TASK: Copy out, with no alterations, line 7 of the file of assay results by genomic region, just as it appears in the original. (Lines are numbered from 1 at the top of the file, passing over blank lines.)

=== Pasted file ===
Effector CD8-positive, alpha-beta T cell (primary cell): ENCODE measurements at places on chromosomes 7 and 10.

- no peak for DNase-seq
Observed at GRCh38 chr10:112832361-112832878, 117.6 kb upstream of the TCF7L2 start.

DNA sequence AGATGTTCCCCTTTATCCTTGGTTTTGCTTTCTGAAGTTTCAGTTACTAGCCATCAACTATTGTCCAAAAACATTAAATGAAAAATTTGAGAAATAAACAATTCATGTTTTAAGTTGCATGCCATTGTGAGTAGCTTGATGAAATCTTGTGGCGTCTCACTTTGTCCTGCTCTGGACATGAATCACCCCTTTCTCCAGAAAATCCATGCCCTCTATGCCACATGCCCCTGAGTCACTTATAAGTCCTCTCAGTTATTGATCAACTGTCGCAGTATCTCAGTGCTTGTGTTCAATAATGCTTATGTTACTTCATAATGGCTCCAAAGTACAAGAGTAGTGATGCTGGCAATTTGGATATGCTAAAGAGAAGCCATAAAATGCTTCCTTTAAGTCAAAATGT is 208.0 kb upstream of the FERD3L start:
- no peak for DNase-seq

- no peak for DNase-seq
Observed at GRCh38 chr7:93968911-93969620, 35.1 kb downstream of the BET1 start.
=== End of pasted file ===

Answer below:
Observed at GRCh38 chr7:93968911-93969620, 35.1 kb downstream of the BET1 start.